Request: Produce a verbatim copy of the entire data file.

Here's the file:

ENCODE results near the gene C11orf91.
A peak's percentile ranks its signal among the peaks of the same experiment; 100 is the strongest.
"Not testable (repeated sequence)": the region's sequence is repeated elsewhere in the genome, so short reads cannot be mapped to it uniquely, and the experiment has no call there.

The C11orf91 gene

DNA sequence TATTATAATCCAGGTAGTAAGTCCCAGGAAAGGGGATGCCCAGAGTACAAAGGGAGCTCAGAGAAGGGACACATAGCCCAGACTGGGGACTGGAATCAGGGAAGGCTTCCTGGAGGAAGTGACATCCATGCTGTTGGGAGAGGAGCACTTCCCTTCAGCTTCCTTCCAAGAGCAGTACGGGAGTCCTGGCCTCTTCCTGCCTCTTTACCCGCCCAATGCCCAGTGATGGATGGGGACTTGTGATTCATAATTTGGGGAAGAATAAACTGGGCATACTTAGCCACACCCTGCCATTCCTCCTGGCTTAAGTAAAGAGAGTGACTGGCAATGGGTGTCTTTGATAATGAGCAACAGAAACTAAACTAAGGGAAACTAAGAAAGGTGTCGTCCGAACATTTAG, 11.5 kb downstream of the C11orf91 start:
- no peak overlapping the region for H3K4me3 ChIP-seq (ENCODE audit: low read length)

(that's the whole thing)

ENCODE results near the gene C11orf91.
A peak's percentile ranks its signal among the peaks of the same experiment; 100 is the strongest.
"Not testable (repeated sequence)": the region's sequence is repeated elsewhere in the genome, so short reads cannot be mapped to it uniquely, and the experiment has no call there.

The C11orf91 gene

DNA sequence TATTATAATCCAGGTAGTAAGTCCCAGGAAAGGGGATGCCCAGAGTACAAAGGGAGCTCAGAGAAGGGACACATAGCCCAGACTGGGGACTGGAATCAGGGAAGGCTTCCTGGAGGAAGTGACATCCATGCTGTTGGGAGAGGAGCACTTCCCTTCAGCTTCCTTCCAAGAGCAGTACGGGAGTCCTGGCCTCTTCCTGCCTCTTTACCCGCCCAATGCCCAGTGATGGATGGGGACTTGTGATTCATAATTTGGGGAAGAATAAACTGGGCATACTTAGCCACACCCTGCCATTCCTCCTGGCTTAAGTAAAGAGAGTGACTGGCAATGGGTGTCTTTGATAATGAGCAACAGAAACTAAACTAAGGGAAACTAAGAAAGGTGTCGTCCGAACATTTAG, 11.5 kb downstream of the C11orf91 start:
- no peak overlapping the region for H3K4me3 ChIP-seq (ENCODE audit: low read length)